A roof is laid with rectangular tiles, flat with raised ridges along its two long edges. On the roof, the lateral ridges of two adjoining tiles abut. To make the structure waterproof, an oblong semi-cylindrical tile is laid over the joint. The result is a pattern that, when seen from certain angles, is a familiar sight: planes and objects resting side by side and atop one another–a rhythm of staggered grooves facing toward and away from the beholder. It is this image (this formation) that underlies the new works. In reality, the tiles (the modules) exist in many variations and sizes; they can be minimally or distinctly curved, rectangular or trapezoidal, and made from a wide range of materials, charging them with abundant functional, historical, and cultural implications. That is why there is no explicit model, only the idea of different modules.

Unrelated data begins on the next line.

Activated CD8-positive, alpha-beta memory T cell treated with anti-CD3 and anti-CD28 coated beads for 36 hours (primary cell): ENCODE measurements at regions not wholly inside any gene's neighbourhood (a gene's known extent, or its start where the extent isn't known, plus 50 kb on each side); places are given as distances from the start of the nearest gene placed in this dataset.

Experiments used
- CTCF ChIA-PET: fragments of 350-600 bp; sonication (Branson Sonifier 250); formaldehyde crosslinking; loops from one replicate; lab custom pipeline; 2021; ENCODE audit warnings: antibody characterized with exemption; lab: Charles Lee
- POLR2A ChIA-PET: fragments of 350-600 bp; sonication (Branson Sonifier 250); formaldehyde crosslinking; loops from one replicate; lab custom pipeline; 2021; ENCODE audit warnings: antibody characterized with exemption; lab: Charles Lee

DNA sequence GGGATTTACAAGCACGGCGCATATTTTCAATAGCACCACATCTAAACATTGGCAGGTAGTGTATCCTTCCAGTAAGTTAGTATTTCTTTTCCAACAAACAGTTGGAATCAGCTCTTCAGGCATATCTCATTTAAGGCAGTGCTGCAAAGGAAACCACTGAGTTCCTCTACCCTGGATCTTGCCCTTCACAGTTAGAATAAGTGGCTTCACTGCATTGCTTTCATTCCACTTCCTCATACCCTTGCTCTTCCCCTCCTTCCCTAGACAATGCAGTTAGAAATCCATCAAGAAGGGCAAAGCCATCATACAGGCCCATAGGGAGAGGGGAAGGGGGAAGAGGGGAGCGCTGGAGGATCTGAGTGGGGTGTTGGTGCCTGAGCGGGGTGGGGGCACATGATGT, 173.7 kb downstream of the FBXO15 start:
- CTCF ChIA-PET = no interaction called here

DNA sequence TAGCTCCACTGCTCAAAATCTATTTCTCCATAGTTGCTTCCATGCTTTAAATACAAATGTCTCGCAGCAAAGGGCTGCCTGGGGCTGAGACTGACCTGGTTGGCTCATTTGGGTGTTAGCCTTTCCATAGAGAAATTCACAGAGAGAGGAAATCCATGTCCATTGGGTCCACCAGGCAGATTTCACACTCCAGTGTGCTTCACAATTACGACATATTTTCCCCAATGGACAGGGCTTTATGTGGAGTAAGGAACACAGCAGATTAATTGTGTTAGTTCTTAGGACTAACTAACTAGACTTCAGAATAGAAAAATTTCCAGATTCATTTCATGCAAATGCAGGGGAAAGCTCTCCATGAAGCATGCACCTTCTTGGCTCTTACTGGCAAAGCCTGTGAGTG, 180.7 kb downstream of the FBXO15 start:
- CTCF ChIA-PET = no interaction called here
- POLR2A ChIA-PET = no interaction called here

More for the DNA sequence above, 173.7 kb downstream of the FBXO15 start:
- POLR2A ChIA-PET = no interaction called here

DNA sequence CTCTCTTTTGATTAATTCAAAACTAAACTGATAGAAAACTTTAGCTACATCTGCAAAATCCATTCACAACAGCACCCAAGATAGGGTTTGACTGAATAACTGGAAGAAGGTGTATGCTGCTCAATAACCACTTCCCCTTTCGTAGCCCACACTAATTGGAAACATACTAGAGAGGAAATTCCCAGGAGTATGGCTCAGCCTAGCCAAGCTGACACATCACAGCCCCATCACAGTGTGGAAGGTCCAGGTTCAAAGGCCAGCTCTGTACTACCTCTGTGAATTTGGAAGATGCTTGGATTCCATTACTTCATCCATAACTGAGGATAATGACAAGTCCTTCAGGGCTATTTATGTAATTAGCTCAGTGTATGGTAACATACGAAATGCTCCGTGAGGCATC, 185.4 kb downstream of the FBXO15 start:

The objects in the exhibition are plaster casts. They are quite simply affective renderings and defamiliarised representations of the tiles. The individual module is self-similar; its existence is grounded in the indifference of specimen and series. Its form derives from each subsequent similar or identical object. The modules come in diverse shapes, with variants sometimes differing from each other only in minute details. Some of the modules exhibited are arranged in vertical or horizontal series; in a few instances, several adjoining modules are cast in one piece. Most objects are coated with gouache paint in a dark blue-tinged green. (In Jan van Eyck's portrait of Cardinal Niccolò Albergati, a bluish green mediates the transition from the figure to the depth of the pictorial space. There is a wonderful composition on paper by Nikolai Suetin that consists of black and green rectangles.) In the monochrome reliefs, the shadows they cast on themselves produce an impression of black. Some of the plaster objects are unpainted.
Press release courtesy Galerie Buchholz.